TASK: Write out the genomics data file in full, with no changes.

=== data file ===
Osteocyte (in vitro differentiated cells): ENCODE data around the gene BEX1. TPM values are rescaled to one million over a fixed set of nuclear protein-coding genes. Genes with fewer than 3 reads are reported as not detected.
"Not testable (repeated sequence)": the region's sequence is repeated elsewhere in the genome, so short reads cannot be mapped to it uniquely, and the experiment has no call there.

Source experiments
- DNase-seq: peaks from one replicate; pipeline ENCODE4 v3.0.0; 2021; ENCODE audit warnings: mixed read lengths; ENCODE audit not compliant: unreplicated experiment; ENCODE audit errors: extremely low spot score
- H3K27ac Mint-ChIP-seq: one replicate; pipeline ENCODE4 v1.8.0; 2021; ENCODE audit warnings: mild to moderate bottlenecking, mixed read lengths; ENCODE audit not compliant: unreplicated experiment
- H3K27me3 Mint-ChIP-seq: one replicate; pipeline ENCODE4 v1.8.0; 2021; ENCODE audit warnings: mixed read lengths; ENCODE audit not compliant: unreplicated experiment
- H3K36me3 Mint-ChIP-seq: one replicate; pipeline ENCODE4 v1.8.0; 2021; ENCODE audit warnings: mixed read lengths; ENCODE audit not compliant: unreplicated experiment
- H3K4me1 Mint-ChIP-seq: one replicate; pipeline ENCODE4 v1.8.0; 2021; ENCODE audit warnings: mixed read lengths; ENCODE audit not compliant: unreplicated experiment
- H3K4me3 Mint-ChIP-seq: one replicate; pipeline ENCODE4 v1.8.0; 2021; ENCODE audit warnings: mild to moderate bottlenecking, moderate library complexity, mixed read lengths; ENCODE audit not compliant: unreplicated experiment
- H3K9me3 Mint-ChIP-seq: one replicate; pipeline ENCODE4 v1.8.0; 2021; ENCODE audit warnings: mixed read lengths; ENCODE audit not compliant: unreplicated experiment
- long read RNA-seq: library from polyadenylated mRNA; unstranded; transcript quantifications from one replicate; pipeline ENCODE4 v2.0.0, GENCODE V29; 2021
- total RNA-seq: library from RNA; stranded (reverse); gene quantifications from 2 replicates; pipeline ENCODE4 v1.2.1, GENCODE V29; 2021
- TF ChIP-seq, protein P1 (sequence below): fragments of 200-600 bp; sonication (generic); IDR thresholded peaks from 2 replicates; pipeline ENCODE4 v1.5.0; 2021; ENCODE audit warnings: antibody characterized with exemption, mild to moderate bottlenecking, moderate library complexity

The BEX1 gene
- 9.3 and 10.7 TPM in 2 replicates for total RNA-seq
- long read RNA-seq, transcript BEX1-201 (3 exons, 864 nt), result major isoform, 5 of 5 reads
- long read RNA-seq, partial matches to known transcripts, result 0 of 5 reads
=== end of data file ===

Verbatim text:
Osteocyte (in vitro differentiated cells): ENCODE data around the gene BEX1. TPM values are rescaled to one million over a fixed set of nuclear protein-coding genes. Genes with fewer than 3 reads are reported as not detected.
"Not testable (repeated sequence)": the region's sequence is repeated elsewhere in the genome, so short reads cannot be mapped to it uniquely, and the experiment has no call there.

Source experiments
- DNase-seq: peaks from one replicate; pipeline ENCODE4 v3.0.0; 2021; ENCODE audit warnings: mixed read lengths; ENCODE audit not compliant: unreplicated experiment; ENCODE audit errors: extremely low spot score
- H3K27ac Mint-ChIP-seq: one replicate; pipeline ENCODE4 v1.8.0; 2021; ENCODE audit warnings: mild to moderate bottlenecking, mixed read lengths; ENCODE audit not compliant: unreplicated experiment
- H3K27me3 Mint-ChIP-seq: one replicate; pipeline ENCODE4 v1.8.0; 2021; ENCODE audit warnings: mixed read lengths; ENCODE audit not compliant: unreplicated experiment
- H3K36me3 Mint-ChIP-seq: one replicate; pipeline ENCODE4 v1.8.0; 2021; ENCODE audit warnings: mixed read lengths; ENCODE audit not compliant: unreplicated experiment
- H3K4me1 Mint-ChIP-seq: one replicate; pipeline ENCODE4 v1.8.0; 2021; ENCODE audit warnings: mixed read lengths; ENCODE audit not compliant: unreplicated experiment
- H3K4me3 Mint-ChIP-seq: one replicate; pipeline ENCODE4 v1.8.0; 2021; ENCODE audit warnings: mild to moderate bottlenecking, moderate library complexity, mixed read lengths; ENCODE audit not compliant: unreplicated experiment
- H3K9me3 Mint-ChIP-seq: one replicate; pipeline ENCODE4 v1.8.0; 2021; ENCODE audit warnings: mixed read lengths; ENCODE audit not compliant: unreplicated experiment
- long read RNA-seq: library from polyadenylated mRNA; unstranded; transcript quantifications from one replicate; pipeline ENCODE4 v2.0.0, GENCODE V29; 2021
- total RNA-seq: library from RNA; stranded (reverse); gene quantifications from 2 replicates; pipeline ENCODE4 v1.2.1, GENCODE V29; 2021
- TF ChIP-seq, protein P1 (sequence below): fragments of 200-600 bp; sonication (generic); IDR thresholded peaks from 2 replicates; pipeline ENCODE4 v1.5.0; 2021; ENCODE audit warnings: antibody characterized with exemption, mild to moderate bottlenecking, moderate library complexity

The BEX1 gene
- 9.3 and 10.7 TPM in 2 replicates for total RNA-seq
- long read RNA-seq, transcript BEX1-201 (3 exons, 864 nt), result major isoform, 5 of 5 reads
- long read RNA-seq, partial matches to known transcripts, result 0 of 5 reads